Indian Prime Minister Narendra Modi, China's President Xi Jinping, South Africa's President Cyril Ramaphosa, Russia's President Vladimir Putin and Brazil's President Michel Temer pose for a group picture at the BRICS summit meeting in Johannesburg, South Africa, July 26, 2018

commentary

(Lawfare)

August 2, 2018

China Prepares for an International Order After U.S. Leadership

Indian Prime Minister Narendra Modi, China's President Xi Jinping, South Africa's President Cyril Ramaphosa, Russia's President Vladimir Putin and Brazil's President Michel Temer pose for a group picture at the BRICS summit meeting in Johannesburg, South Africa, July 26, 2018

Photo by Mike Hutchings/Reuters

by Timothy R. Heath

At China's Central Foreign Relations Work Conference—an infrequently-held high level strategy session on the nation's foreign policy—convened on June 23, 2018, Chinese leaders issued an array of foreign policy directives designed to strengthen the activist foreign policy outlined by Xi at the previous foreign affairs work conference held in 2014. Since that previous conference, key geopolitical developments have added to the urgency with which Chinese leaders view their country's role in global governance. In Beijing's estimation, these developments have also increased the possibility that China will face a power transition with the United States in coming years—and in response, Chinese officials are laying the groundwork to manage that transition and ensure a leading role for their country in the emerging international order.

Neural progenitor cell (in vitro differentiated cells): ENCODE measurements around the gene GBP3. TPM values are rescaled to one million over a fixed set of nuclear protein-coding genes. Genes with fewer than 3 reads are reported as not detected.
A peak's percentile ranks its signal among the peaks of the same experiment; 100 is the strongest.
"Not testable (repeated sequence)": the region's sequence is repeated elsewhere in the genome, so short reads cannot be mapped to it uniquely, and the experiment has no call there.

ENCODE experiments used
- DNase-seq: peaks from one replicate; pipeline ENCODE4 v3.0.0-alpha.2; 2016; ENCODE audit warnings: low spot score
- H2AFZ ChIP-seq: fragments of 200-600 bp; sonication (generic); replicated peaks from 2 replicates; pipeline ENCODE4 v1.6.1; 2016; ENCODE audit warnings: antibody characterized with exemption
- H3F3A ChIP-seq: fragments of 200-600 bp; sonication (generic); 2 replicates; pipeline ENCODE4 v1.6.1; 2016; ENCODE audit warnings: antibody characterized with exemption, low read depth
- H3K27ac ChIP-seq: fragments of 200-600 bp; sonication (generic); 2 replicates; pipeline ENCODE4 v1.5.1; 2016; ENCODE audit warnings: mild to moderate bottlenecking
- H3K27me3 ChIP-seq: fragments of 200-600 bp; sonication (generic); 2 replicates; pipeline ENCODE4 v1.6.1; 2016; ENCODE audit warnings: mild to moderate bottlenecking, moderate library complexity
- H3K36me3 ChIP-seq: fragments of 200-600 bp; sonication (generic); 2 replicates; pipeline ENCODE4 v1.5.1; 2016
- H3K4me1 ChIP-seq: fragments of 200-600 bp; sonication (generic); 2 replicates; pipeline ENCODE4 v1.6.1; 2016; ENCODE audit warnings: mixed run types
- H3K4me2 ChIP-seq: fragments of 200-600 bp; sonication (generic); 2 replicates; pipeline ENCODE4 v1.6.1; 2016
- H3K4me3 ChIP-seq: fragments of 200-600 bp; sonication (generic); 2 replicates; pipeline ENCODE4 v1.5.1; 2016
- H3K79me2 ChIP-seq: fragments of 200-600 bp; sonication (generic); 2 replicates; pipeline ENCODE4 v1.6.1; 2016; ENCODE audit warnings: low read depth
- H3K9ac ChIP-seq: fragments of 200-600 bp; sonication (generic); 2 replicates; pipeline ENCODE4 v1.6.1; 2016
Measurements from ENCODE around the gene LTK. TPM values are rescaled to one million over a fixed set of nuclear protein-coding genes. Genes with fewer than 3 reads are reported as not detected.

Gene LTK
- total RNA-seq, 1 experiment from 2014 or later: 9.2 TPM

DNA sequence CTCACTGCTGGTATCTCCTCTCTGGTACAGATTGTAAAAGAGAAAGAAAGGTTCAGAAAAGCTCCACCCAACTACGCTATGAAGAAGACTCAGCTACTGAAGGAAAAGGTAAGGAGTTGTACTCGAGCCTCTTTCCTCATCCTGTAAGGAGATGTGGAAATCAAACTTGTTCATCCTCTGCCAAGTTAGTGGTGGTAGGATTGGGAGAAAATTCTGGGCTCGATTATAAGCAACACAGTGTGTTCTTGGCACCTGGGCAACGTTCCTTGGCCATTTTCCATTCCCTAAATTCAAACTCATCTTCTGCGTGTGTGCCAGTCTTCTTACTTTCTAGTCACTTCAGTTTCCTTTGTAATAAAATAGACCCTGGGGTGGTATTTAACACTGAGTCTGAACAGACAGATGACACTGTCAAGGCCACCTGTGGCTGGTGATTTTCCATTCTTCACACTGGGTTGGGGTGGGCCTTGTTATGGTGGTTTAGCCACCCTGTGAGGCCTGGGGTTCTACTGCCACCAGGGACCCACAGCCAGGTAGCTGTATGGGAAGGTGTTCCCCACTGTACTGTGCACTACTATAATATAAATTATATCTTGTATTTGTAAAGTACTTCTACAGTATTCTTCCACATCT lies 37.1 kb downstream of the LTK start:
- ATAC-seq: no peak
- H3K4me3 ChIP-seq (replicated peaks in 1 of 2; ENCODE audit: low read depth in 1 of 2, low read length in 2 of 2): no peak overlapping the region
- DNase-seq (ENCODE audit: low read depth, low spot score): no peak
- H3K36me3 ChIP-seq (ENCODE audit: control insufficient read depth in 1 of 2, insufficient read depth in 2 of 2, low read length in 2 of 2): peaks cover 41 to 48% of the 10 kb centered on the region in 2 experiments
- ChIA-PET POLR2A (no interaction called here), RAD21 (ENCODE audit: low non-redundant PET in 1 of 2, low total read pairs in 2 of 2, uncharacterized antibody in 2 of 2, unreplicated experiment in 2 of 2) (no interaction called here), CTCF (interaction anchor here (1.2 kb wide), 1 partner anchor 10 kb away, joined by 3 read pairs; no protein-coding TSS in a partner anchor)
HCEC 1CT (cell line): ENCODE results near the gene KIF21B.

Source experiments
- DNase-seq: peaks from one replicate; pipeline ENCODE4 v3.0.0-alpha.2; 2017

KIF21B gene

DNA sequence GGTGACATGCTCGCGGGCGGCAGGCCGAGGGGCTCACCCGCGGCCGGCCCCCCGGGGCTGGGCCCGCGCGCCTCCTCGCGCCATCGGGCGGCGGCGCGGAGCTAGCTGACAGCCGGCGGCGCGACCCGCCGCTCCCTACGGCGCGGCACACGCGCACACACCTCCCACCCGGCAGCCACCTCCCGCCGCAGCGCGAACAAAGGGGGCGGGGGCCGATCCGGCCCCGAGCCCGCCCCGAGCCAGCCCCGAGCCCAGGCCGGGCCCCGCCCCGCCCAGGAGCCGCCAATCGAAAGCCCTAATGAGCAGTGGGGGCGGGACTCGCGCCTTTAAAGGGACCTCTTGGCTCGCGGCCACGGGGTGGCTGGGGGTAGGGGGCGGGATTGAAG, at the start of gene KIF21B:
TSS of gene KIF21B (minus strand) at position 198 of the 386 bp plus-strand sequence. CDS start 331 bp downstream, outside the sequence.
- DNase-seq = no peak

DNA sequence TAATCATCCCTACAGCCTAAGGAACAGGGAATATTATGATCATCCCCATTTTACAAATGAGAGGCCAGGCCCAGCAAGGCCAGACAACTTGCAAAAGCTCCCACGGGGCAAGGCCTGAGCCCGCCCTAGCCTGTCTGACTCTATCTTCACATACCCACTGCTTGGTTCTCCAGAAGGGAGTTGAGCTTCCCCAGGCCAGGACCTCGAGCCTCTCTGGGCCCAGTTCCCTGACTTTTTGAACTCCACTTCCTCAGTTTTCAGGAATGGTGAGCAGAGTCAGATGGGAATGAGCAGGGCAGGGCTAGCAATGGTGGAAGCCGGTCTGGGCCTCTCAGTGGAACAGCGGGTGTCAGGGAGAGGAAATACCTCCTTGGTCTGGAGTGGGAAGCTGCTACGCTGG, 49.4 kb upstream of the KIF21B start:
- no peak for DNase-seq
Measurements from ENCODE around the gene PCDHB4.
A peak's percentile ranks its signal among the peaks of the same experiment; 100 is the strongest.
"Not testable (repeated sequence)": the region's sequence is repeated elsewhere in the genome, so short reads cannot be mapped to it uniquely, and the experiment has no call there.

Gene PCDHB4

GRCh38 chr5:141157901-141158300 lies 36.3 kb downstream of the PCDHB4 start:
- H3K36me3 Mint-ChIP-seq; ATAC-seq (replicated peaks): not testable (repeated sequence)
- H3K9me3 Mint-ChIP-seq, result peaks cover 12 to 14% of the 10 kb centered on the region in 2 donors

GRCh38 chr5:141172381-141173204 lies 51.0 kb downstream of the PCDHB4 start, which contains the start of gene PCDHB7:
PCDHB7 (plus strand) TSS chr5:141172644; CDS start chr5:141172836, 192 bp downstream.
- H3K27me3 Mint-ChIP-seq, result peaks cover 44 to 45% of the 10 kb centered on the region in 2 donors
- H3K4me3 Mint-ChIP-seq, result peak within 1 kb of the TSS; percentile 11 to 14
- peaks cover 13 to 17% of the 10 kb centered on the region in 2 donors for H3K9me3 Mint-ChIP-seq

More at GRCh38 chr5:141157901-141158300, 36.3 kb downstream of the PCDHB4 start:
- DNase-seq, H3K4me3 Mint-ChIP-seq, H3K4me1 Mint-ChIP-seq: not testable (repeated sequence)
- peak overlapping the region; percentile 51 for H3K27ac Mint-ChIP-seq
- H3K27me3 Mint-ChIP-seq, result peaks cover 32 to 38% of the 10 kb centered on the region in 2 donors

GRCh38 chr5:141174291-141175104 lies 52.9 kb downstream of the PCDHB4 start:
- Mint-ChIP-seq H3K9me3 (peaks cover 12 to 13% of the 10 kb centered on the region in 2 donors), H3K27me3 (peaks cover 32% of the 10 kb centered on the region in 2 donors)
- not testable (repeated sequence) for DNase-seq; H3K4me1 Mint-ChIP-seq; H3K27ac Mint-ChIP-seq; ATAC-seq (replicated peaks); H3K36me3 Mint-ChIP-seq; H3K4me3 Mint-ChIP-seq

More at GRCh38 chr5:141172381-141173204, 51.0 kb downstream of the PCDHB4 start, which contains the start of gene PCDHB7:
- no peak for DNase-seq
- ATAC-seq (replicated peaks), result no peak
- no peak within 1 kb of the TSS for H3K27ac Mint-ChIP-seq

Deterioration of Global Governance

Since 2014, the decline in the quality of global governance has continued unabated. Multilateral international institutions such as the United Nations and International Monetary Fund have proven unable to overcome persistent slow economic growth, the challenges of climate change, Russia's seizure of Crimea—and the seemingly irresolvable crises of both transnational terror and mass migration in the Middle East. The European Union faces a potential break up and escalating trade tensions threaten to upend the global economy.

To Beijing's eyes, the international order is deteriorating at a moment when China's need for international stability and security is greater than ever. As the second largest economy in the world, China's interests now span the globe, opening a broad array of vulnerabilities. The country surpassed the United States as the largest importer of oil in 2014. Its trade dependence surged to nearly 60 percent of gross domestic product in 2006 before receding slightly in recent years. According to Foreign Minister Wang Yi, last year 130 million Chinese citizens traveled abroad and 30,000 enterprises are located in other countries—some in dangerous locations.…

The remainder of this commentary is available at lawfareblog.com.


Timothy R. Heath serves as a senior international defense research analyst with the nonprofit, nonpartisan RAND Corporation.

This commentary originally appeared on Lawfare on August 1, 2018. Commentary gives RAND researchers a platform to convey insights based on their professional expertise and often on their peer-reviewed research and analysis.